The new Burma in one photo

The presence of Aung San Suu Kyi in the front row of a military parade (above, next to Major General Zaw Win) earlier today was stunning to many observers: both for how unthinkable her presence would have been just a few years ago (she was locked up in her house, after all — by the ...

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The presence of Aung San Suu Kyi in the front row of a military parade (above, next to Major General Zaw Win) earlier today was stunning to many observers: both for how unthinkable her presence would have been just a few years ago (she was locked up in her house, after all -- by the military), and for how far Aung San Suu Kyi appears willing to go to reconcile with an institution still distrusted by many of her fellow Burmese. (See this slide show of Burmese political cartoons in FP for one perspective on how 'reformed' the military and the government in Burma really are). On the same day the military announced its plans to retain a role in politics for the near future

Does The Lady's presence underscore how much has changed in Burma since her house arrest, or does it highlight how much power the military still has? Probably both. One thing for sure: the photo above is an amazing sight.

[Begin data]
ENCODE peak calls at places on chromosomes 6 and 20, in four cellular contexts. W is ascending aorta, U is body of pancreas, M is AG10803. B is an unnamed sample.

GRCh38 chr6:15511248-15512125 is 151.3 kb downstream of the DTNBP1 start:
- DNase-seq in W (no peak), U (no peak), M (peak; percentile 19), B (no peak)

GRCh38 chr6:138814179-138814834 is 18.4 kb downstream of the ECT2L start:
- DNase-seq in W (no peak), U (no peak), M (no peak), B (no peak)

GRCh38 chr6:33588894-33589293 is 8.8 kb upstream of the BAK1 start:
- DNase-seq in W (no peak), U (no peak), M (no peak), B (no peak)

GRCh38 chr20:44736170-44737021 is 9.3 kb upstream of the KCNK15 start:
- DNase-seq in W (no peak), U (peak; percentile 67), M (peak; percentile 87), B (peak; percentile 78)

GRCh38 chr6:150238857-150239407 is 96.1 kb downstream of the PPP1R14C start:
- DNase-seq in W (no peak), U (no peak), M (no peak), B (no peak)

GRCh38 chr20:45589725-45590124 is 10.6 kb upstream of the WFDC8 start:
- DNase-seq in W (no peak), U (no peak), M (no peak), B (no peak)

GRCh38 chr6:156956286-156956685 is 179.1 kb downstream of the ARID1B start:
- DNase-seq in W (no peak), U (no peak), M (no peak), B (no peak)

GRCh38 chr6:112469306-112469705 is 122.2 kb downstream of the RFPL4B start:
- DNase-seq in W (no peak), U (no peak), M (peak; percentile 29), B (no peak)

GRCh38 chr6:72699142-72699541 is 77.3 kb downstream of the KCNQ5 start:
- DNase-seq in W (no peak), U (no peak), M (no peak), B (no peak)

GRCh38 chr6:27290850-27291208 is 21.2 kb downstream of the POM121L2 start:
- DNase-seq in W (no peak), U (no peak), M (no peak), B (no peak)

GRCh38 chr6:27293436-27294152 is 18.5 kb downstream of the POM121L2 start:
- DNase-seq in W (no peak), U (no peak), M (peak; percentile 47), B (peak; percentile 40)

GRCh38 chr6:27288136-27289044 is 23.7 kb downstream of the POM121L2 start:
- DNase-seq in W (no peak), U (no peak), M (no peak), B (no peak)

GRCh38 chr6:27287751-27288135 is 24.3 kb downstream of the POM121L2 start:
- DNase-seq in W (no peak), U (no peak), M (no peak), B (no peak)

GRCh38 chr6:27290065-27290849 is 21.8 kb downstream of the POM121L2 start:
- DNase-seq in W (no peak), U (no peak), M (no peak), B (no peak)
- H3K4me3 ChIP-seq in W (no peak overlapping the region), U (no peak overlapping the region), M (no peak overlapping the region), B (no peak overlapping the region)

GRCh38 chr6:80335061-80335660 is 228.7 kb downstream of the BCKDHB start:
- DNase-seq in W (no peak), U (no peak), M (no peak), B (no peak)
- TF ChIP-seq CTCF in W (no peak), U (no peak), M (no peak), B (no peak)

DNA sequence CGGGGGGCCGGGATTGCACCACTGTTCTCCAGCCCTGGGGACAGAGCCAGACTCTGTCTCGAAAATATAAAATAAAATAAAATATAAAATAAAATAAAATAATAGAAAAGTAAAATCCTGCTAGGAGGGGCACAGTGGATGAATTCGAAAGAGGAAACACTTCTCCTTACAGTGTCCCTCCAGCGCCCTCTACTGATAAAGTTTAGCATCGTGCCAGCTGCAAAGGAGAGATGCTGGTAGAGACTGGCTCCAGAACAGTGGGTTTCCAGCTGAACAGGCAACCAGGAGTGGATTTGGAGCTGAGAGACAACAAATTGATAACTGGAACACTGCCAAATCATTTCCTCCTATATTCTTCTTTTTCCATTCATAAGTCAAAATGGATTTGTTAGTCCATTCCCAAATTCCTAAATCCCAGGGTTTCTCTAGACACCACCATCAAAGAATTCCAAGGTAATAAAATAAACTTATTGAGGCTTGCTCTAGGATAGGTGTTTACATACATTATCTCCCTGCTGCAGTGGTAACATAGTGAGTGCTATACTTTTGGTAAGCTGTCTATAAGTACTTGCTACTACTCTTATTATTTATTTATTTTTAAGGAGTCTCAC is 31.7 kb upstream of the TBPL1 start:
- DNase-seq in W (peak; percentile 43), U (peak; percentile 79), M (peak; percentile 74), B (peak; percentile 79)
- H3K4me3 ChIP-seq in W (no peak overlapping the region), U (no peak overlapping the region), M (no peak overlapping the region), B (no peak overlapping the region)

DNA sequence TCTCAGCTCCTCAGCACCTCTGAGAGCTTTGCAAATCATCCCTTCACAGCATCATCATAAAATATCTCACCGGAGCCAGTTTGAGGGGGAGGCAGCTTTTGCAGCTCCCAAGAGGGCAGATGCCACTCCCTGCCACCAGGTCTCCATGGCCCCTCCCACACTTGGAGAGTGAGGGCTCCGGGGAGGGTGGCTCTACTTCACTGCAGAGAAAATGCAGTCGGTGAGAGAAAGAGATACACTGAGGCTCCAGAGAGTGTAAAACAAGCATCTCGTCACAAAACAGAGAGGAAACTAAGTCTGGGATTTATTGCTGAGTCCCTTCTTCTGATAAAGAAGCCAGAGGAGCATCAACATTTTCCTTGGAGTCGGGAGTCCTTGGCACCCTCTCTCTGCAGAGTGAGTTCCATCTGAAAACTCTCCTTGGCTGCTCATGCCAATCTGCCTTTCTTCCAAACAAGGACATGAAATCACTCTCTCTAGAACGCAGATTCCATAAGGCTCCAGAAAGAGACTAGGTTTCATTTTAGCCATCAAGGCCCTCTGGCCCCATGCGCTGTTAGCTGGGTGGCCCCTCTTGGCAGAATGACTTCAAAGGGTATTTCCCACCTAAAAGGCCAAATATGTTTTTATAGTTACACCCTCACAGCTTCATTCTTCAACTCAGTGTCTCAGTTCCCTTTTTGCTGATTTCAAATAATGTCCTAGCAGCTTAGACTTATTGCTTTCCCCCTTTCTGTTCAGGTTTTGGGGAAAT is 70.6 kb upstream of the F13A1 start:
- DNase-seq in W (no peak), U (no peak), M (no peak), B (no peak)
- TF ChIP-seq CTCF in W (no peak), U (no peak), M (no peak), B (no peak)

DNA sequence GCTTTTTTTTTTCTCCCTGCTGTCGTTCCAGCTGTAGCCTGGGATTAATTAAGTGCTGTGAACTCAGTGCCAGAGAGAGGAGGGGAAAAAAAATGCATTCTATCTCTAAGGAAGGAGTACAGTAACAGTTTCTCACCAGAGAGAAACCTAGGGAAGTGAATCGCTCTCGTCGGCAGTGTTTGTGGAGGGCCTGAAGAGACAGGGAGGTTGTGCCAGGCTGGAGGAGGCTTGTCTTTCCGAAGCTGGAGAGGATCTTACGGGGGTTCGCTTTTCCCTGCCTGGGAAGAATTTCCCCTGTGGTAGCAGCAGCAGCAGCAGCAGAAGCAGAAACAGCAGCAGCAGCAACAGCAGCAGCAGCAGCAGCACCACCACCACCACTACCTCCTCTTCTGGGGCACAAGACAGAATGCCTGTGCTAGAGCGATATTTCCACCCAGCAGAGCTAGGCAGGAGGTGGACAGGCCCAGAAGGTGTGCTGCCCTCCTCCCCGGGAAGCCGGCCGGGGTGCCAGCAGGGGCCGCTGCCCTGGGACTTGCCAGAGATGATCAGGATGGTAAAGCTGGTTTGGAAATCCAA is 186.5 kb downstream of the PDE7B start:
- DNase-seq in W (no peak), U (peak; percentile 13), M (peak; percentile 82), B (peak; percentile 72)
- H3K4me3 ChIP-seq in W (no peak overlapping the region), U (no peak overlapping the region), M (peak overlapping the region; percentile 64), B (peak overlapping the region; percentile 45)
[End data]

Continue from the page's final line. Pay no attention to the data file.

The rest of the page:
The presence of Aung San Suu Kyi in the front row of a military parade (above, next to Major General Zaw Win) earlier today was stunning to many observers: both for how unthinkable her presence would have been just a few years ago (she was locked up in her house, after all — by the military), and for how far Aung San Suu Kyi appears willing to go to reconcile with an institution still distrusted by many of her fellow Burmese. (See this slide show of Burmese political cartoons in FP for one perspective on how ‘reformed’ the military and the government in Burma really are). On the same day the military announced its plans to retain a role in politics for the near future

Does The Lady’s presence underscore how much has changed in Burma since her house arrest, or does it highlight how much power the military still has? Probably both. One thing for sure: the photo above is an amazing sight.

NYEIN CHAN NAING/AFP/Getty Images

Alicia P.Q. Wittmeyer is the Europe editor at Foreign Policy. Her work has appeared in the Los Angeles Times, the Washington Post, and Forbes, among other places. She holds a bachelor’s degree from the University of California, Berkeley, and master’s degrees from Peking University and the London School of Economics. The P.Q. stands for Ping-Quon.

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